“Looking ahead, the current account deficit is expected to decline through the remainder of FY22, as import growth slows in response to a normalization of global commodity prices…….” reads an excerpt from the January Monetary Policy Statement by the central bank. Meanwhile, Brent crude has touched $90/bbl since – highest in over four years. Palm oil prices recorded the highest ever value at the close of last week, having increased 7 percent in less than a month.
The statement also sees signs of “encouragement” in “imports excluding energy and vaccines” having “stabilized in the last two months.” While true, there is little point finding solace in import growth momentum slowing down in two of the most critical import categories. Pakistan’s energy needs are only growing, and the price side of the equation has more chances of going against, than in favor, for the rest of the fiscal year.
Similarly, there is nothing one-off about vaccine imports either. Pakistan has vaccinated a little over one-third of its eligible population. At the current rate of inoculation, the country would still need to arrange for vaccines for at least 12 more months. So, while non-energy non-vaccine current account likely surplus may look all fancy on the power point templates, it will have little impact on the ground reality. The post MPS presentation also continues with the narration that “70 percent of the increase in the import bill in H1-FY22 is estimated to stem from prices”.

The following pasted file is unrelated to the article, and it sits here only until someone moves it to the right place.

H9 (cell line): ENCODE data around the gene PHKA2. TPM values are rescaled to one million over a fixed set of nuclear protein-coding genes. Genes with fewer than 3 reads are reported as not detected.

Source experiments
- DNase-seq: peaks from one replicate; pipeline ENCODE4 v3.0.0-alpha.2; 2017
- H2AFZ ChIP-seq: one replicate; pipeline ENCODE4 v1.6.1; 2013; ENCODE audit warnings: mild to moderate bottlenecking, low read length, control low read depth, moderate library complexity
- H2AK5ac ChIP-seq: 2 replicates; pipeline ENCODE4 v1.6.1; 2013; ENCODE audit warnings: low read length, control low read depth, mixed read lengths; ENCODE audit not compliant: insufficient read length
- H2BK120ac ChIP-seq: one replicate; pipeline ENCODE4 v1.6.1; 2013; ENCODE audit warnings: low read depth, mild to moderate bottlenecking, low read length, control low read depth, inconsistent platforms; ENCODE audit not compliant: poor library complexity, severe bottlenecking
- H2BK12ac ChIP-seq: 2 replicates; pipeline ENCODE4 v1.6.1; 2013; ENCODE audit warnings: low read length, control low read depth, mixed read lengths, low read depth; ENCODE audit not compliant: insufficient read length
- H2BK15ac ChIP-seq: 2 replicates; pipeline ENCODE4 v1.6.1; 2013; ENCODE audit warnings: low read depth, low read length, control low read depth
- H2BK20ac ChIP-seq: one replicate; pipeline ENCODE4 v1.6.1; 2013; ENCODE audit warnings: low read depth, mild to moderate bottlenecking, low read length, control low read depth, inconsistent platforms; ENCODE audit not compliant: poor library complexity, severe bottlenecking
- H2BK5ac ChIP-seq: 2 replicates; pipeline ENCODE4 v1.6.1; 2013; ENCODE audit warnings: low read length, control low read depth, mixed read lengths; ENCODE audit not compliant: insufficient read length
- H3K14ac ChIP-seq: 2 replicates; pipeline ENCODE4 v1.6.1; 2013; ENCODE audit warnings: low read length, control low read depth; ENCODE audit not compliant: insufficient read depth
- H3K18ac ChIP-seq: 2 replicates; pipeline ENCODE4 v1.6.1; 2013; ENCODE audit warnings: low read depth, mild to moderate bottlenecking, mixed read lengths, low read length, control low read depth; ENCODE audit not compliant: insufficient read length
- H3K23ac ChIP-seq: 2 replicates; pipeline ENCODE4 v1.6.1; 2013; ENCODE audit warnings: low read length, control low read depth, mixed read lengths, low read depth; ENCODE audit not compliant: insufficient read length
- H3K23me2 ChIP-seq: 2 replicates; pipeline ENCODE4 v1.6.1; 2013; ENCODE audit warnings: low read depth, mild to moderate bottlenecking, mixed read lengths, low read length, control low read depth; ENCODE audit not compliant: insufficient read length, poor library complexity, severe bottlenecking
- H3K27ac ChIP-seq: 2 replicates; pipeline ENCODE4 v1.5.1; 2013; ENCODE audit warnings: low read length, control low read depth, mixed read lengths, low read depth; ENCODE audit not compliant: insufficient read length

This time around though, it does not become part of the statement itself, as the analysis is based on c. import volumes 47 percent of the overall value. The communication acknowledges the fact that the quantum effect would be higher for the other 53 percent, as machinery and transport groups have reported significantly higher growth. These are not necessarily driven by commodity prices, and it is fair to assume that the bulk of increase is volume driven.
Recall that last month, the Pakistan Bureau of Statistics (PBS) released data on volume and unit prices of entire imports till 1QFY22 (read: Imports driven by volume, not price, published Jan 04, 2022). That showed the quantum index of imports had registered a growth of 57 percent versus 22 percent growth in price index of imports. And if half the imports are price driven to as much as 70 percent, the other half surely is all quantity driven – so much so that it reverses the equation for overall imports to volume driven.
On a side but equally important note: unavailability of timely data to an institution as important as the SBP remains baffling. The PBS is surely in possession of volume data for all imports, even though that does not become part of monthly releases for whatever reasons. You may not want to make the data public for all and sundry, but surely there could be an arrangement made with the central bank of the country, where data-driven decisions are of paramount importance. Whether the central bank’s response would have been any different, with the complete picture available, is debatable – but it should at least have access to data that more often than not becomes the basis of the policy decisions.